Lessons I've Learned From T.V.: The year of online originals
We saw a lot of great television in 2013.
"Breaking Bad" surpassed "The Sopranos" and "The Wire" with its epic conclusion to become the greatest serial drama of all time. "American Horror Story" continued with an entertaining third season whose only real fault, besides its unnecessary growing need for gratuitous shock value, is that it cannot stand up in its predecessor's shadows. "The Walking Dead" began to resemble one of its zombie antagonists until the fourth season gave it a much needed revival. "Parks and Recreation" and "The League" continued to be the funniest shows on television, despite their underappreciation. "How I Met Your Mother" began to overstay its welcome as the show dragged into an unnecessary last season, but provided enough laughs to excuse its uninteresting plot. All things considered, 2013 was a good year for television.
While a lot of great things happened on television in 2013, the big surprise was how much great television seemed to happen on the internet.
Netflix has been trying to develop original shows and materials for some time now. The first one I can recall was "Lilyhammer" back in 2012. I cannot say I have personally watched the show, but I have heard nothing but negative comments about it.
2013 started off well for Netflix with their introduction of the David Fincher produced "House of Cards," the story of a corrupt sociopathic senator plotting an elaborate, vengeful and vicious path to the presidency. With the involvement of Fincher and stars Kevin Spacey and Robin Wright, I had high hopes, but was naturally skeptical at first. "House of Cards" managed to exceed my expectations and become one of the best shows of 2013, earning universal acclaim from both critics and audiences as well as numerous accolades.
Netflix must have known they had something big on their hands with "House of Cards" because shortly after we saw many more original programs appear in 2013. Given the time and money it takes to prepare these things, they must have known the gamble would pay off.
Shortly after "House of Cards" came "Hemlock Grove." I watched the trailer and had no interest in what appeared to be another generic werewolf genre show aimed at a young teen girl audience. After the negative reviews came in, I no longer even debated giving the pilot a chance.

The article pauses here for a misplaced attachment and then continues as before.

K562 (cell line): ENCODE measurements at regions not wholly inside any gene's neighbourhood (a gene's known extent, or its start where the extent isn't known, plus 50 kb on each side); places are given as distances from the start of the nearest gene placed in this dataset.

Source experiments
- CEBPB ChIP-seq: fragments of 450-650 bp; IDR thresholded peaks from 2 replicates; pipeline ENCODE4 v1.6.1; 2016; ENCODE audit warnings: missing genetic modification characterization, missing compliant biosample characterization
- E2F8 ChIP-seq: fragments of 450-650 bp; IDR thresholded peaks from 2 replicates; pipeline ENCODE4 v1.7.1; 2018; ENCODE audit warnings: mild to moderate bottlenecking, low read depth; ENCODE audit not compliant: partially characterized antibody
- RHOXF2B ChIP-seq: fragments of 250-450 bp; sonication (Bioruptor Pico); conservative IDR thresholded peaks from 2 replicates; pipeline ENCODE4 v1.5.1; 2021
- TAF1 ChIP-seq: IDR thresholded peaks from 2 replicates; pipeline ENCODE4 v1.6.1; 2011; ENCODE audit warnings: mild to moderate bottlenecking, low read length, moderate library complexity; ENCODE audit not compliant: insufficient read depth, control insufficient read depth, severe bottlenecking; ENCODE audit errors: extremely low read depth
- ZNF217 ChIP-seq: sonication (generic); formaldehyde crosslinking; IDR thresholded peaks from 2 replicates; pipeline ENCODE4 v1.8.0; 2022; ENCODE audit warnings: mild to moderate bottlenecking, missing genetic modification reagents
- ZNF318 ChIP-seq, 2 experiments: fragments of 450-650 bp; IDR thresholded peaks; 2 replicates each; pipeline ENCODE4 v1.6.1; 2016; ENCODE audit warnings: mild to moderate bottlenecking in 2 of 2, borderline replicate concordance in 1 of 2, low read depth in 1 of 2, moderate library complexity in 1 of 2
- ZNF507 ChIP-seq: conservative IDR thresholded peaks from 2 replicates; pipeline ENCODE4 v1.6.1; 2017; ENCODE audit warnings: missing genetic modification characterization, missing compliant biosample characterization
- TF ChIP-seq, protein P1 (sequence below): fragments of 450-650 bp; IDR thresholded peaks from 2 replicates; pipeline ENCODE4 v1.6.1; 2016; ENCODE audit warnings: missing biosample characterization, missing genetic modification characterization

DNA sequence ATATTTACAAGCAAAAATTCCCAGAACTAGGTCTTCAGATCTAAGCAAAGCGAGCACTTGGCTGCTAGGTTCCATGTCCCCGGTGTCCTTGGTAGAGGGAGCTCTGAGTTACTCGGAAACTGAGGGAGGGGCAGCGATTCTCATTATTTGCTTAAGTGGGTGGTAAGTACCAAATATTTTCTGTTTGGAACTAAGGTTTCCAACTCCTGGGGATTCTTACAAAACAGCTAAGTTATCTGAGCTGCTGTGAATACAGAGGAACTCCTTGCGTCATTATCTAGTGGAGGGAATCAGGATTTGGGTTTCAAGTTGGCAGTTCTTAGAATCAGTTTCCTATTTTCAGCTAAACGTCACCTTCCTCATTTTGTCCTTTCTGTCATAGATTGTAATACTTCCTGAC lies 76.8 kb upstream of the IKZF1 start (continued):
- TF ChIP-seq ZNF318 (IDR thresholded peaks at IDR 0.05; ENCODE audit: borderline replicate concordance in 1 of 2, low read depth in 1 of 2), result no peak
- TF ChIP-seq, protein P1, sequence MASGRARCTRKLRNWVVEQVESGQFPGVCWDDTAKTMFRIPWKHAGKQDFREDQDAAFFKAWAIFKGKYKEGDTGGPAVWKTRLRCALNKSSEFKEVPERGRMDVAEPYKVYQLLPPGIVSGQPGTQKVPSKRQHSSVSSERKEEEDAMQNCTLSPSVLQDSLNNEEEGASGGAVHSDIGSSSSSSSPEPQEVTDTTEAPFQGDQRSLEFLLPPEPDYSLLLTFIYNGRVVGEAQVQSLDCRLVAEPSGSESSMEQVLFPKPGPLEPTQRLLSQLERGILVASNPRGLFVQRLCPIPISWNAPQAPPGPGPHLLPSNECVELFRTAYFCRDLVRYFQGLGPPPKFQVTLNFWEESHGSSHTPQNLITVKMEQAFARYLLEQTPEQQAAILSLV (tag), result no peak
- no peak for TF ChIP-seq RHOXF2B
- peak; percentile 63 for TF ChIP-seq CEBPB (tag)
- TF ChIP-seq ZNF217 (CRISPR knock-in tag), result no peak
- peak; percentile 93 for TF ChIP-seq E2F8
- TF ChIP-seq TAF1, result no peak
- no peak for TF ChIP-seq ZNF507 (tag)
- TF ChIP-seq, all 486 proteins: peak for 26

Shortly after "Hemlock Grove," Netflix introduced "Orange is the New Black." Given the obvious aim for a female audience, I immediately overlooked it. At this point, I also felt Netflix may have had a one hit wonder with "House of Cards." After the rave reviews and universal acclaim from audiences began to come in for "Orange is the New Black," I decided to give it a try.
I was expecting "The Carrie Diaries," but was delighted instead to find a show as funny as "The Office," but as dark as "Oz." "Orange is the New Black" stands beside "House of Cards" as one of the best shows of 2013 and also earned universal acclaim and numerous accolades. Both are highly anticipated for their return in 2014.
So what does this all mean for Netflix and the future of television programming? Netflix content obviously matters and reaches an audience large enough to be relevant. While not every program they have created has been successful, they produced two of the most popular shows of 2013. They also have begun to produce their own documentaries and stand-up routines with comedians as big as Aziz Anzari. At this rate, I think it is safe to say that we will see more Netflix original content appear and the quality should only increase with more actors, writers, directors and producers willing to invest more time and money into material they may have previously been skeptical about. For the time being, Netflix has shown us they matter and if they continue to produce high quality material, they should continue to do so.
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